NAVTA is undeterred. In May, the group announced the formation of an 11-member Veterinary Nurse Initiative Coalition to pursue title amendments in 50 states under the guidance of lawyer Mark Cushing, a seasoned lobbyist and founding partner of the Animal Policy Group.
Starting with the 2018 legislative season, NAVTA will lobby lawmakers and other stakeholders to adopt the title “nurse." Cushing says the effort may take five to 10 years to complete.
The thinking is that “nurse” is better understood and respected than “technician” in a health-care setting by pretty much everyone. Additionally, initiative proponents argue, nursing in human medicine lines up well with the scope of practice and training required for veterinary technicians in most states.
“Veterinary technicians in general aren’t very well understood by the public in terms of what we do. Even within the profession not everyone knows what a veterinary technician is,” initiative co-chair Kenichiro Yagi explained during a recent interview. Yagi is a registered veterinary technician and ICU manager at a Los Altos, California, clinic.
Veterinary technicians are educated to assist veterinarians in many ways. They compile patient case histories, collect specimens, perform laboratory procedures, provide nursing care, assist in medical procedures, administer anesthetics, take radiographs, advise and educate animal owners, supervise and train personnel and more.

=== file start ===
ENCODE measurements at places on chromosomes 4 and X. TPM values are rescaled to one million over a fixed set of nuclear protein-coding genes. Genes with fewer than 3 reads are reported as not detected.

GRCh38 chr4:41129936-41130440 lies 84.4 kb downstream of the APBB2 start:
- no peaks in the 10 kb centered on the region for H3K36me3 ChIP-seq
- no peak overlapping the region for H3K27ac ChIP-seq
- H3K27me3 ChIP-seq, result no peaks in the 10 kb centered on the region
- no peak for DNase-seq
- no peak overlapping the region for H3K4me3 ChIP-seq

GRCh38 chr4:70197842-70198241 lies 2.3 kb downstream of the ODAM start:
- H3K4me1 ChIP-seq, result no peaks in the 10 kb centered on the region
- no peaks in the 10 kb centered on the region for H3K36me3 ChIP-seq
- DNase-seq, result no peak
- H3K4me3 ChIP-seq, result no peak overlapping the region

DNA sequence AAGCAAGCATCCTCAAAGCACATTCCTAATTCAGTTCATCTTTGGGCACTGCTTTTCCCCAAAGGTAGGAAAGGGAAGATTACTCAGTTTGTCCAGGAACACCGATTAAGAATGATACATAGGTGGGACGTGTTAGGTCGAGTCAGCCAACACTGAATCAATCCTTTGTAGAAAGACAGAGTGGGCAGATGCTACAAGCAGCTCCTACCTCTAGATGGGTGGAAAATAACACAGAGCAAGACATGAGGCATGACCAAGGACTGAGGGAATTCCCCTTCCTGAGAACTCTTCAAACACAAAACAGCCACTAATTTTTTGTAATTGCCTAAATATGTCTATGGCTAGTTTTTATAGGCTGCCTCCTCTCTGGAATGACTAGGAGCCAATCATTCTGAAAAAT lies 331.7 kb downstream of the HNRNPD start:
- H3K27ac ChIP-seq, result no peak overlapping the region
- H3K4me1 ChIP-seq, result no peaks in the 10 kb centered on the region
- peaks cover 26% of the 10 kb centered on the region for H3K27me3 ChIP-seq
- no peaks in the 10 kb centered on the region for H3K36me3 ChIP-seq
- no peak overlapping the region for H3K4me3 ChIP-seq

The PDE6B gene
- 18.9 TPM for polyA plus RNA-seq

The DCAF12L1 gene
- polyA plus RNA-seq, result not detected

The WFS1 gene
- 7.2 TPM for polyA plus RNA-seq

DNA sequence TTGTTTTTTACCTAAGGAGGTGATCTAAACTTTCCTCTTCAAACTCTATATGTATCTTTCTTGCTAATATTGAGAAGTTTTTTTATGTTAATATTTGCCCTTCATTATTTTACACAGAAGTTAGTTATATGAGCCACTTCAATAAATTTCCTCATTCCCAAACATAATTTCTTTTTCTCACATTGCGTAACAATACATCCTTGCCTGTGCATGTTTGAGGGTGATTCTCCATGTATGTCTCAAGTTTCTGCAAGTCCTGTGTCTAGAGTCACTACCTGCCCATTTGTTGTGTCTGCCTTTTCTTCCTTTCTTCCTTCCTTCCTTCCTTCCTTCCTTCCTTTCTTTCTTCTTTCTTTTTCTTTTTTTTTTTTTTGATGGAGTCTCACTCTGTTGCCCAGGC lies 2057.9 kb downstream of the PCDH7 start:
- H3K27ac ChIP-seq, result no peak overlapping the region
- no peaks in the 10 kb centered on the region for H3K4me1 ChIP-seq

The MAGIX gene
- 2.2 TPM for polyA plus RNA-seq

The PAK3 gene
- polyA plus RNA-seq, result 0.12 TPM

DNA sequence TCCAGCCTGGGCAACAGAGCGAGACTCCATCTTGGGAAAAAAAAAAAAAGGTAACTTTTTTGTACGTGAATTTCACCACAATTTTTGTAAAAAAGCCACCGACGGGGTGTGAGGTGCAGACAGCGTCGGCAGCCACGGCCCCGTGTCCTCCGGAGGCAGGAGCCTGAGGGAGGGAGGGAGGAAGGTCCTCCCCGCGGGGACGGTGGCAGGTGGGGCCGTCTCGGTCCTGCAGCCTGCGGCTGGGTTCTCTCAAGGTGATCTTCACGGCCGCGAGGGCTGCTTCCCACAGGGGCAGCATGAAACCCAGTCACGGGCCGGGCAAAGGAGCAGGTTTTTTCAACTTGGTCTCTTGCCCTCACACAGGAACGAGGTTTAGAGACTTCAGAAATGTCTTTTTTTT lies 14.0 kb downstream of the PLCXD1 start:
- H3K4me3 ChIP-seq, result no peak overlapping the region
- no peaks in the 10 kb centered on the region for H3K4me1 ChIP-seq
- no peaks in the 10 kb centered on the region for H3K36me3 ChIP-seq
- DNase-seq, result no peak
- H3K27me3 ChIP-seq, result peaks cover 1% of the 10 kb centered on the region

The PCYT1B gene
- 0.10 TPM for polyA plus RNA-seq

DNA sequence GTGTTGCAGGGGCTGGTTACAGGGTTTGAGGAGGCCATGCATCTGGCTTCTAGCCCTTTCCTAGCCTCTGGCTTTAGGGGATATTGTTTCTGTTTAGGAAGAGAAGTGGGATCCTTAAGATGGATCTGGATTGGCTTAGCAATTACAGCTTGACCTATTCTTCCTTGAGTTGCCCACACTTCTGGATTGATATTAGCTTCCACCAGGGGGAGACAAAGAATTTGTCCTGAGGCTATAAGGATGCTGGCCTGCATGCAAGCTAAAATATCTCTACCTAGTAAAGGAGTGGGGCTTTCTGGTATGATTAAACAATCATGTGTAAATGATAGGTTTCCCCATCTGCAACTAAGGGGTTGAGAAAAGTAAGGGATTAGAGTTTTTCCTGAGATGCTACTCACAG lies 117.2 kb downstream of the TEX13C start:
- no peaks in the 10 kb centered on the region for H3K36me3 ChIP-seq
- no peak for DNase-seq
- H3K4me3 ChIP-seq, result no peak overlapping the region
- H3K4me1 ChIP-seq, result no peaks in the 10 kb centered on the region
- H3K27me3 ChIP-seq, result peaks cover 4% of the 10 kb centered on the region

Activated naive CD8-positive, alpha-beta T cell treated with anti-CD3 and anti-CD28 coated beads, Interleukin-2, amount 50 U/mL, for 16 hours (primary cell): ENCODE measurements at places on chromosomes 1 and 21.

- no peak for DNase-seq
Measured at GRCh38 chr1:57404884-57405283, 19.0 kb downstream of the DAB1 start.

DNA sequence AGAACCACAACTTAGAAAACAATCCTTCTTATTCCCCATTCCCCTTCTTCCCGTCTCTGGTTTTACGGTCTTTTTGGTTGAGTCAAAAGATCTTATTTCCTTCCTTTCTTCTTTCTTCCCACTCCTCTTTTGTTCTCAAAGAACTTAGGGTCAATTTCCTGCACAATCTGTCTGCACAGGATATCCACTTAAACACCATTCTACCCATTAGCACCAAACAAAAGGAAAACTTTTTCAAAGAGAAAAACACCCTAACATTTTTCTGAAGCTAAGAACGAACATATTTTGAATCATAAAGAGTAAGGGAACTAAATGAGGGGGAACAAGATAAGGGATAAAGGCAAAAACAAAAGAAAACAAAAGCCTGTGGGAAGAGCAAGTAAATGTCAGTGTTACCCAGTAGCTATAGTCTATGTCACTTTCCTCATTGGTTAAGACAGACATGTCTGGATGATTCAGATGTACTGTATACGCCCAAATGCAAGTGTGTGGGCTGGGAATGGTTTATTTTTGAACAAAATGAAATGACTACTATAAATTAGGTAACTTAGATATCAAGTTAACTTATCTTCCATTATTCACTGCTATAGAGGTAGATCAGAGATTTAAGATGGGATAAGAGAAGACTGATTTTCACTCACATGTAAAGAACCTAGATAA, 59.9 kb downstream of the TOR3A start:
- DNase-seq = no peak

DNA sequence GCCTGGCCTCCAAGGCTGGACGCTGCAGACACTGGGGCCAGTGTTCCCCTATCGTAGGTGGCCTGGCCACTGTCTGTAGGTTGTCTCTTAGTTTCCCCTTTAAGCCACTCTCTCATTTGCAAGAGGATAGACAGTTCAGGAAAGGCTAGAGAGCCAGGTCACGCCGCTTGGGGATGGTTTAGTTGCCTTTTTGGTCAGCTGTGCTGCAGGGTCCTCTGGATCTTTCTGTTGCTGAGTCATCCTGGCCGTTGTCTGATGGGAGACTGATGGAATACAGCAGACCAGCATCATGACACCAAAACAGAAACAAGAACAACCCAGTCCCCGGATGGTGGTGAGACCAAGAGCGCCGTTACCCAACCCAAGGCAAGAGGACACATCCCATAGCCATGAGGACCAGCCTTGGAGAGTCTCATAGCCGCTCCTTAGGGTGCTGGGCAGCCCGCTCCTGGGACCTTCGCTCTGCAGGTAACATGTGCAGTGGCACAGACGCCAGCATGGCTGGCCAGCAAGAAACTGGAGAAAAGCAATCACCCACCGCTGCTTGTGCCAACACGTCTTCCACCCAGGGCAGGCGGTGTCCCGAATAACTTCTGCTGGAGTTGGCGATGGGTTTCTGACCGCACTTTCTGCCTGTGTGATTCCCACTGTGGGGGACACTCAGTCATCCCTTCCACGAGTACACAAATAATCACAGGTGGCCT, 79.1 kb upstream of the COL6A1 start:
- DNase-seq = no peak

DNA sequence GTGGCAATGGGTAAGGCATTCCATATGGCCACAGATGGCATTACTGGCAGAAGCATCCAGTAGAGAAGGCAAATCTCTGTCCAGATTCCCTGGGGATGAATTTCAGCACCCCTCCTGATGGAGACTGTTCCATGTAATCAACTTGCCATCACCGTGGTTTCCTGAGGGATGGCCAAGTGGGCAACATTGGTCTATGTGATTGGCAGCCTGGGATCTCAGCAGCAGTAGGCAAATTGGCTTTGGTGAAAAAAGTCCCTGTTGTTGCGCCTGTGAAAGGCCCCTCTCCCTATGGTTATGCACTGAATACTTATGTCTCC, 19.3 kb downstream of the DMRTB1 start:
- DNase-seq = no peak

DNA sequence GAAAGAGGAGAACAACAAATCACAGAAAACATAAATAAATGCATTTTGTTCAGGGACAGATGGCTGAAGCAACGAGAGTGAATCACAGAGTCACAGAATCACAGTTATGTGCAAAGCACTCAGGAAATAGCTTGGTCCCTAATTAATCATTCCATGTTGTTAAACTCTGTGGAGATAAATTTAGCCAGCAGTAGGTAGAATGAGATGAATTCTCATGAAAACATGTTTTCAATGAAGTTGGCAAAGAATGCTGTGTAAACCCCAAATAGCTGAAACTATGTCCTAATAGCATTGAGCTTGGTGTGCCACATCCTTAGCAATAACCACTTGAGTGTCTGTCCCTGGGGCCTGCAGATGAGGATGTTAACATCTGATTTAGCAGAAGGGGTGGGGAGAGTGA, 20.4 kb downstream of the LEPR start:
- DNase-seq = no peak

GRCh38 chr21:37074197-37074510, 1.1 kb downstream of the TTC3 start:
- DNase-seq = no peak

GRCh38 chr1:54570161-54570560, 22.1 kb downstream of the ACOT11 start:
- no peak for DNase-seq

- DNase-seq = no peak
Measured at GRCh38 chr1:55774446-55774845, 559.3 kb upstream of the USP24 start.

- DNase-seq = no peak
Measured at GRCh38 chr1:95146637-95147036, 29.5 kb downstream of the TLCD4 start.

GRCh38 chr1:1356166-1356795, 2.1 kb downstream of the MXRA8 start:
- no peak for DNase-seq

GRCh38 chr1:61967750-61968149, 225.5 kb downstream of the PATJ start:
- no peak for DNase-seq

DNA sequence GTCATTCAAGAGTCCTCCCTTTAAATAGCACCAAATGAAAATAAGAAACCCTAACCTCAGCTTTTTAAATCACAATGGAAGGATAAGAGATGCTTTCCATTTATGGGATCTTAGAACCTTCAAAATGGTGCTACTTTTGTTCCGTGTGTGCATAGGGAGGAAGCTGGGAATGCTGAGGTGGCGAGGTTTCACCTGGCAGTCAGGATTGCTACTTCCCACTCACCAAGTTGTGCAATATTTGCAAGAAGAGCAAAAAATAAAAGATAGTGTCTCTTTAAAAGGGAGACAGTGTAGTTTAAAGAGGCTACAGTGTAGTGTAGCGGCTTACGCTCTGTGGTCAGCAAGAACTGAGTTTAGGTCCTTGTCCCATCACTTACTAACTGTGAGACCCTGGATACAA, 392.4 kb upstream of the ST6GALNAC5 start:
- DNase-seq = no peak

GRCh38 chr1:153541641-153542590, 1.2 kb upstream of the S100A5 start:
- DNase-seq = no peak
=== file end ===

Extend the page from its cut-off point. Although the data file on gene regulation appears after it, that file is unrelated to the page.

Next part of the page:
In states with no requirements or protections, Yagi said, veterinarians can hire untrained, uncertified and unlicensed assistants and call them “technicians,” which creates frustration among those with credentials, drives down pay in the occupation and hurts morale.
A recent NAVTA survey of members and nonmembers found 56 percent of respondents changed jobs within the previous seven years, with 45 percent of those leaving the field entirely. Top reasons given for the career change were low wages, lack of respect and burn out.
A title change and elevated standards could generate some well-deserved prestige, proponents say.